Then I put a slight bevel on any corner that was going to be welded. Welding can be pretty intimidating, but I'm using a really simple and pretty cheap setup. It is a flux core MIG welder, so it requires no gas plus it's a hundred and ten volts, so you can plug it into just about any outlet quarter-inch. Still. It's probably as thick of a material. You want to use with a system like this, but I didn't have any problems and it all came out really strong. Once I had my top bar welded on, I could get it back off of the tabletop and put my bottom leg in really square. I tack welded everything first then came back and ran full beads. Now I have a full video about welding for woodworkers. The card is in the corner of the screen and the link is in the description if you haven't weld it before, and you want to make sure and go check that out because of the welds on the insides of the legs, I needed to cut the corners Off of the dados that way, there would be plenty of room for that metal to set in there and everything else still be flat. I just used a chisel. This doesn't need to be pretty. No one is ever going to see it does. This allows you to put the legs into the tabletop, then pivot it into place. Remember the legs are about 1/2 inch narrower than the tabletop, so this is the only way that you can get the legs into place. Make sure you have a rubber mallet black oxide drill bits have always worked well for me. Drilling through metal just make sure you use some sort of cutting oil. I didn't. I just didn't have any on hand, and I didn't want to have to make a Home Depot run just for that. I also counter sank, all of my holes that way the screw heads were set flush with the metal. These are stainless steel, star, head screws and they'll be linked in the description you notice the table wobbling here yeah. I didn't expect that I didn't know that flat stock still had enough Bend to it that it couldn't be used as frame legs.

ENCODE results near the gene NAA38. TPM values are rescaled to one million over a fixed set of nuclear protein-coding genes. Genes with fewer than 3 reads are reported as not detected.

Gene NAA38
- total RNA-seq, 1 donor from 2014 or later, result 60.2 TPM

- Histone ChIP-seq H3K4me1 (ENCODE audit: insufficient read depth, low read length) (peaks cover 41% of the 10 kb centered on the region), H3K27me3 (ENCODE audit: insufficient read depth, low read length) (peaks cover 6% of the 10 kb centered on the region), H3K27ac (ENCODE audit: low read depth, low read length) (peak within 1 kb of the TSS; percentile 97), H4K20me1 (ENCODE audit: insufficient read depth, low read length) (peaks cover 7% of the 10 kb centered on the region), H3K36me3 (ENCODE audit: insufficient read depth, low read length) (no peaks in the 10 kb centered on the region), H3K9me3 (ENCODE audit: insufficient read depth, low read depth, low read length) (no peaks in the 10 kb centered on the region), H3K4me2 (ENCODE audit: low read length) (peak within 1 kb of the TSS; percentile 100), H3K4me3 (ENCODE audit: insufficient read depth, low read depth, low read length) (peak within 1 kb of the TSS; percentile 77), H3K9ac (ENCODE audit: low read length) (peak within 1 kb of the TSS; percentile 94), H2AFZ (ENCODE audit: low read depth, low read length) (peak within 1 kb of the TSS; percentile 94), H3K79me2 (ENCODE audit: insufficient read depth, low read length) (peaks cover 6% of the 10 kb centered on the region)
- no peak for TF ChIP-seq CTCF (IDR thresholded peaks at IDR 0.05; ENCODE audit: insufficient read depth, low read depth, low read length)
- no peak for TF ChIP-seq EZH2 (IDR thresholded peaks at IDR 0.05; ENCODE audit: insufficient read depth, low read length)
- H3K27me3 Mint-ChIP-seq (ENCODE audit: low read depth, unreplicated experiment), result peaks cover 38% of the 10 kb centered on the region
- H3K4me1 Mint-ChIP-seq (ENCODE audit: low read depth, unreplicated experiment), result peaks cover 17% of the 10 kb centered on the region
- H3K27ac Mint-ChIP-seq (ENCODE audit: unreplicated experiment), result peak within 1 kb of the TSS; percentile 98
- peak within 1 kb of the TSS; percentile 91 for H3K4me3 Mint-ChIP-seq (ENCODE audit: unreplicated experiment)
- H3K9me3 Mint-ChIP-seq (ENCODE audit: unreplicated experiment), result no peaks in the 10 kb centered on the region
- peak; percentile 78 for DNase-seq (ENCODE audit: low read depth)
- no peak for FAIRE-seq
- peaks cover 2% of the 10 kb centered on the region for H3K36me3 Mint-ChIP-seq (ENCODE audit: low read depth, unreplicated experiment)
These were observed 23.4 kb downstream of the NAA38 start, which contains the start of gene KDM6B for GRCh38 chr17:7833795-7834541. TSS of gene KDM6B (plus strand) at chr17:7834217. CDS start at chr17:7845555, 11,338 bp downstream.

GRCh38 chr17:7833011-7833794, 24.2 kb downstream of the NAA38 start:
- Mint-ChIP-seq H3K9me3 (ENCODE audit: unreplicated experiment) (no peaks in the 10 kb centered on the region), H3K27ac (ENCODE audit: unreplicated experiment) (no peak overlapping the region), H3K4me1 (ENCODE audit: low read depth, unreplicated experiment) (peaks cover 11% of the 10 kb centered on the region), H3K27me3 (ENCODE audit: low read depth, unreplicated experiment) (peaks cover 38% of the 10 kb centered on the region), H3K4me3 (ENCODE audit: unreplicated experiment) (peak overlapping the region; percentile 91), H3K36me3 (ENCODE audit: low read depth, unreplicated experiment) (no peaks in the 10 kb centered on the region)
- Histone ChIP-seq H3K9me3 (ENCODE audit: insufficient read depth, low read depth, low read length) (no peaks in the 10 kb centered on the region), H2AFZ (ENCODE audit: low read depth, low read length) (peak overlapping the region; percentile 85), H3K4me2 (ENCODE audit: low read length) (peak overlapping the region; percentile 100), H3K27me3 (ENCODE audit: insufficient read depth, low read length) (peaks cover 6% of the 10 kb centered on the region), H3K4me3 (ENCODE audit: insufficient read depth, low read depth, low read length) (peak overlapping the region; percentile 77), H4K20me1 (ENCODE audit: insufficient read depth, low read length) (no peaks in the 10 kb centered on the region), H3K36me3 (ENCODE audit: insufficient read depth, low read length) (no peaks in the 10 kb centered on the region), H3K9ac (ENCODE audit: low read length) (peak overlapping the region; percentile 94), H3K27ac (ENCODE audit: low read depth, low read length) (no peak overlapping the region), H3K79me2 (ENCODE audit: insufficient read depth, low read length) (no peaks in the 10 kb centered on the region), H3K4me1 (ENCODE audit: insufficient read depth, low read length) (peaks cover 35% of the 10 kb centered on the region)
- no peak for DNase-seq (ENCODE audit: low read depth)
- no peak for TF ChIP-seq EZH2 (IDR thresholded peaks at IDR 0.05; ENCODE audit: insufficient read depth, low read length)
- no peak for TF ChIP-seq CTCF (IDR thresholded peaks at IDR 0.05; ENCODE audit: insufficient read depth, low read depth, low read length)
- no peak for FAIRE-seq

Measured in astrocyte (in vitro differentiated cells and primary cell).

So I added this 2-inch wide piece of steel as reinforcement on the lower third of the lake about 10 inches up the level came from the metal itself flexing not the weld joints so adding this 2-inch piece on in made everything perfectly rigid. I also got the chance to brand at the bottom of the table with my new iron from budget branding irons. They make custom branding irons with your logo and I'll leave them linked in the description. I should have held it a little longer. That looks good, though I only use three screws on each of the legs for the benches, aside from that, it was the exact same process. I send it first with 150, then 220 grit sandpaper and applied a couple coats of Minwax Polycrylic, and with that, the table and benches were done. I love the functionality of having the benches be exactly half the width of your tabletop. That way, you can spread everything out when you're eating or you can tuck everything underneath the table when you're not using it and it stores in such a small footprint. It's interesting at first, I was pretty bummed out when I realized the legs of the table. Had a little bit of wobble, I didn't really like the idea of adding any extra steel. I wanted to keep the profile pretty much the same, but after adding the small brace, I really think it adds a lot to the design because it is a smaller piece of steel. It keeps that light field, but it adds the rigidity that the table needs and for those that are curious, know the benches don't wobble at all. The wobble does not come from the weld joint. It actually comes from the length of steel, but when it's not too long, like these benches, it's perfectly rigid, I can live with that.